Seed Grant: No-Till Farming and Methane Removal
Croplands can be net emitters or biological sinks for greenhouse gases depending on land-use and management practices. Land use change and agricultural activities contribute an estimated 25%, 60-65% and 90% of the total anthropogenic carbon dioxide (CO2), nitrous oxide (N2O) and methane (CH4 — a major greenhouse gas) emissions, respectively. In recent years, numerous assessments have been made to evaluate the potential of croplands to offset greenhouse gases emissions from the energy and industrial sectors. No-tillage farming, a way of producing crops without any tilling of the soil, figures prominently among the management practices recommended for that purpose. However, most attention has been on the impact of no-tillage to remove CO2 from the atmosphere and to sequester carbon in soils. Major uncertainties remain with regard to the impact of no-tillage farming on other greenhouse gases.
Ohio has an internationally recognized history and expertise in researching and promoting no- tillage agriculture. The longest continuously maintained no-tillage plots in the world are in Ohio and these plots have been very important in making important discoveries about the interaction of soils, crops, climate and tillage for almost 50 years. Although long-term no-tillage farming is expected to be beneficial to CH4 oxidation, and thus its removal from the atmosphere, this remains a working hypothesis and experimental data are needed to assess its validity.
In order for our science to continue to inform our policy decisions, it is critical that we generate accurate CH4 removal rates for no-tillage systems. This information will also be useful in promoting better modeling, at landscape scale levels, of the impact of no-tillage on the fate of methane. No-tillage agriculture is currently being practiced on about 25% of all farmland in the United States and estimates are that as more marginal lands are put into production to boost production of food and other raw materials, this percentage will increase.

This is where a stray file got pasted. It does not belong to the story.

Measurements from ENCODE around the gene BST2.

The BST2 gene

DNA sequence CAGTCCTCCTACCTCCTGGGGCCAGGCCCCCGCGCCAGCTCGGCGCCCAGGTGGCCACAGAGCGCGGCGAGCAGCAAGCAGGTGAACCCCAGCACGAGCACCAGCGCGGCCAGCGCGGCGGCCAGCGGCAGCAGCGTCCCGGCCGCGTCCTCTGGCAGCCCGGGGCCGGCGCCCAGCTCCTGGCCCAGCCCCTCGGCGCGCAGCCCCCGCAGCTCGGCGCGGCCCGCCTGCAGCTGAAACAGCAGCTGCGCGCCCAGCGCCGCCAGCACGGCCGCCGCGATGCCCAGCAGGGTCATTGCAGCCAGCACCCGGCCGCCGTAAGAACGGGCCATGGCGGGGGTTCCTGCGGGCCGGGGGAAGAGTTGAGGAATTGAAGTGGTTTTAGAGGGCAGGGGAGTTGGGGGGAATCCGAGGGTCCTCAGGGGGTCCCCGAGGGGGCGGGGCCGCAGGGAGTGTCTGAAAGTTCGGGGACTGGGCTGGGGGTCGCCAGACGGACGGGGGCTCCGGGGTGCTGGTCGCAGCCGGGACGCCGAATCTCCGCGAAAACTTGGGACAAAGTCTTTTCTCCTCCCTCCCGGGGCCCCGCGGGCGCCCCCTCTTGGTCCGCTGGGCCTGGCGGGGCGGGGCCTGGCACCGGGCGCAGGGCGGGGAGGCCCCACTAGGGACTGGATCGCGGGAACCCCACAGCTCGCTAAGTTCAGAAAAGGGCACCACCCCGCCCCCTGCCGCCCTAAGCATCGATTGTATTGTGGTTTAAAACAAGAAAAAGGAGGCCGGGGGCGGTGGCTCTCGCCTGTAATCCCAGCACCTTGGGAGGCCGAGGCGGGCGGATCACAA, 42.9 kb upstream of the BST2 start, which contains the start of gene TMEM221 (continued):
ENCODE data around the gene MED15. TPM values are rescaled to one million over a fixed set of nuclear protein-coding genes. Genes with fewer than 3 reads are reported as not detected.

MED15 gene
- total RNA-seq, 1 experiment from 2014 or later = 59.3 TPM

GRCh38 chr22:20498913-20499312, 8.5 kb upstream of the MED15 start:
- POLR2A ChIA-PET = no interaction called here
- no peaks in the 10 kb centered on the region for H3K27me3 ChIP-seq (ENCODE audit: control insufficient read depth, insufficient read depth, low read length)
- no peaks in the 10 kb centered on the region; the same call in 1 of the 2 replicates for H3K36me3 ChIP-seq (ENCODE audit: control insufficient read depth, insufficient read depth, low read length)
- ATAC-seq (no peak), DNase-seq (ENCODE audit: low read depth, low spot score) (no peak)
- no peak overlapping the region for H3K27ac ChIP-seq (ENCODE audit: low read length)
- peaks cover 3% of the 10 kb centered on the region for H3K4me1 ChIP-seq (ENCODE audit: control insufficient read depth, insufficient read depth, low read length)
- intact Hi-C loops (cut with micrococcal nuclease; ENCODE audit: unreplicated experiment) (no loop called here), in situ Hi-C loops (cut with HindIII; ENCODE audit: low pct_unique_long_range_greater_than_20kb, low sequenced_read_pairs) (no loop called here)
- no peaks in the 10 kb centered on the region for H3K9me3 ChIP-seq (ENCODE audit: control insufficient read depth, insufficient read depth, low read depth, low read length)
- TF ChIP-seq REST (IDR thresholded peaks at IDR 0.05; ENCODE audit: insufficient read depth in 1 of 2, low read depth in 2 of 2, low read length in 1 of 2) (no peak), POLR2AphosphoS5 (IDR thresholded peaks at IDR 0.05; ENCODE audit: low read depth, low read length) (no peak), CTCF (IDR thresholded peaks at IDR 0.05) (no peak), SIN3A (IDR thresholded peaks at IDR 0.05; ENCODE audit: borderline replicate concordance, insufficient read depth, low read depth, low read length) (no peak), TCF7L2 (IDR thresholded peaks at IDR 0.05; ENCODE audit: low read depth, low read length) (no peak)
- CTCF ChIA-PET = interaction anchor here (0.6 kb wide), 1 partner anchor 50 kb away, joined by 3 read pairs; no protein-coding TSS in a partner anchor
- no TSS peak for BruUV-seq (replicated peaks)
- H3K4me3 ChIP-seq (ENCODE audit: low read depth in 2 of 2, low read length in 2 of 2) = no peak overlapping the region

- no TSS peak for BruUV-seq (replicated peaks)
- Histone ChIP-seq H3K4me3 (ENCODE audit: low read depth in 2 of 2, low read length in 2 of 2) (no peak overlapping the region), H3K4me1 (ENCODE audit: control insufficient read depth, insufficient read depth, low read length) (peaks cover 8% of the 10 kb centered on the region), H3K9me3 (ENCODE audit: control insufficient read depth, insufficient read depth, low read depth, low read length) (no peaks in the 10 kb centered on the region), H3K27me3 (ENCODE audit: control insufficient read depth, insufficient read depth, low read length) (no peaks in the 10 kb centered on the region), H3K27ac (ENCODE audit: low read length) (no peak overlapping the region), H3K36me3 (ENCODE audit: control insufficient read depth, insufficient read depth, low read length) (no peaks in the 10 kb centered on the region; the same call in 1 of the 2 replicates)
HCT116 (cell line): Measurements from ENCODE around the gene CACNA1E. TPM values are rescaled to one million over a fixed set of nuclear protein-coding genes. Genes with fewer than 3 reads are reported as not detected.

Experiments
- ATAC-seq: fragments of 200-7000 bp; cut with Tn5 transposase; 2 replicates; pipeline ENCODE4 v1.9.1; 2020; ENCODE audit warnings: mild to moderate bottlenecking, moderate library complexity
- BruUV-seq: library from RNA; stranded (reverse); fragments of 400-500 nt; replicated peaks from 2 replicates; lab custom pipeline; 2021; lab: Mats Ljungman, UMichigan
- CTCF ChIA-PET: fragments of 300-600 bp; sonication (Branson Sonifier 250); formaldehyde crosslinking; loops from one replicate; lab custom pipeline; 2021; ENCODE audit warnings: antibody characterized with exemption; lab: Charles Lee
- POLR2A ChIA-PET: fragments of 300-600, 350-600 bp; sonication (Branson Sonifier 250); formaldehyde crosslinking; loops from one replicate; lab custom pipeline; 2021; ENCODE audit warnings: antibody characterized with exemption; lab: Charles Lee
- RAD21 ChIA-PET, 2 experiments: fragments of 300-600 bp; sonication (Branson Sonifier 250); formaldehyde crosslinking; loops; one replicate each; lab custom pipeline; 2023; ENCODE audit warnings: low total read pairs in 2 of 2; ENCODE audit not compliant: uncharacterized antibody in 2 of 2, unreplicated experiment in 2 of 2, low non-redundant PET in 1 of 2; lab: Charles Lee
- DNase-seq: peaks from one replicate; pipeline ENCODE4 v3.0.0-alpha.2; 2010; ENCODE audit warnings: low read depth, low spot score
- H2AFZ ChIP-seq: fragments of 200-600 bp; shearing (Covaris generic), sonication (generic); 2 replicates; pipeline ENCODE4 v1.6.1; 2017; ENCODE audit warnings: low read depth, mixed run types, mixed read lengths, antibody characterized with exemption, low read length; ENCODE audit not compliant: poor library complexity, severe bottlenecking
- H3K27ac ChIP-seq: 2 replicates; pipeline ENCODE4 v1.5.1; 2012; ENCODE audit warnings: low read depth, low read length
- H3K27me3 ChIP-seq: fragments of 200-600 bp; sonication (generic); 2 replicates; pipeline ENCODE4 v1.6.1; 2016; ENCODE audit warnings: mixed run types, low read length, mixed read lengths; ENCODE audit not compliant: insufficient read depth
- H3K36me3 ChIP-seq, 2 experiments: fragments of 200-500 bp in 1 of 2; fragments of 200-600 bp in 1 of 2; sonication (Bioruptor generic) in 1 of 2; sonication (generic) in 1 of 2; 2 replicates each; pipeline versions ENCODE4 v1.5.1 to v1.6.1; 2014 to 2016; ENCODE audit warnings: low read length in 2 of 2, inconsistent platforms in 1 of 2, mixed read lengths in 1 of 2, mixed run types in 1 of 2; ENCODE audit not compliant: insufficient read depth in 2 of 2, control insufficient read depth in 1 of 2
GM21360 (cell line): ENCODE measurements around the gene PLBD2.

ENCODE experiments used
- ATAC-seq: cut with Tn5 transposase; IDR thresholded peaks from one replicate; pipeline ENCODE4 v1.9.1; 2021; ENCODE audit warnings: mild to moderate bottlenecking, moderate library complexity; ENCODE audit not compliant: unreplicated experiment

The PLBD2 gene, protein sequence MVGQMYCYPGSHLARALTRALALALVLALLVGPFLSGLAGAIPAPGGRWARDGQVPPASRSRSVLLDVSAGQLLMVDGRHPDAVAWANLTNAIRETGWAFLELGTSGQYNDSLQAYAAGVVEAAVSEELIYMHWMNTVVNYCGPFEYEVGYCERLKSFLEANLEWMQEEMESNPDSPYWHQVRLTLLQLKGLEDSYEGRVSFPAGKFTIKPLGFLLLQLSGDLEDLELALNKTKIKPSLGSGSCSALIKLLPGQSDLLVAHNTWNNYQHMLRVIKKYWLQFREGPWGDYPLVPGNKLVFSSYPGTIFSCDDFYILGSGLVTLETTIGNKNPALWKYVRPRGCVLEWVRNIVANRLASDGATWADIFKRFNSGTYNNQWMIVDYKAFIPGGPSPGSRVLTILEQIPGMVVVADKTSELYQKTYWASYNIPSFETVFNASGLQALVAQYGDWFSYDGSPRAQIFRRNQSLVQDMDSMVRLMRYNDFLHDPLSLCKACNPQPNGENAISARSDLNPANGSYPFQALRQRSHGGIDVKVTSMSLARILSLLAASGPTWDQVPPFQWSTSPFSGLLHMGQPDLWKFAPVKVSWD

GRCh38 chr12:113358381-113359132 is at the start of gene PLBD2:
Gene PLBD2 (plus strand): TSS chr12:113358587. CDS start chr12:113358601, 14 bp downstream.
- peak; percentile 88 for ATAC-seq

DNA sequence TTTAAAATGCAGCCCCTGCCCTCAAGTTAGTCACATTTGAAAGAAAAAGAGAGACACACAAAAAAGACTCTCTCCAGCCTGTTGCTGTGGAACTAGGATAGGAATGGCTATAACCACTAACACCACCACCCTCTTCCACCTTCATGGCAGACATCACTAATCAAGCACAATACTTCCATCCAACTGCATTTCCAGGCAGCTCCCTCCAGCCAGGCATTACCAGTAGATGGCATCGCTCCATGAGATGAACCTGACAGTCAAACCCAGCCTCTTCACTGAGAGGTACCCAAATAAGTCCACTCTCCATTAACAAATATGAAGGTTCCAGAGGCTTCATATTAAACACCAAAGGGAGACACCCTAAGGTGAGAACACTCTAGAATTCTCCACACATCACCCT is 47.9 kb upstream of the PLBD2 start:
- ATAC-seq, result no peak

The main hypothesis of our research is that the longer no-tillage is continuously applied to a soil, the greater becomes the soil's ability and potential to oxidize CH4, thus removing CH4's greenhouse warming impact. We therefore propose to conduct a study using no-tillage croplands of different ages, but on similar soil types and in the same eco-region, in order to isolate the impact of tillage from other factors on soil CH4 oxidation and atmospheric removal.
Work has been initiated on building chambers to install in no-tillage fields for sampling of CH4. We are in contact with several farmer cooperators to discuss research on actual no-tillage farm fields.
While this Seed Grant was in preparation and also while it was being reviewed, a video was created to provide information about no-tillage agriculture and how it can have an important role in controlling the levels of greenhouse gases in the atmosphere.
School of Environment and Natural Resources
College of Food, Agricultural and Environmental Sciences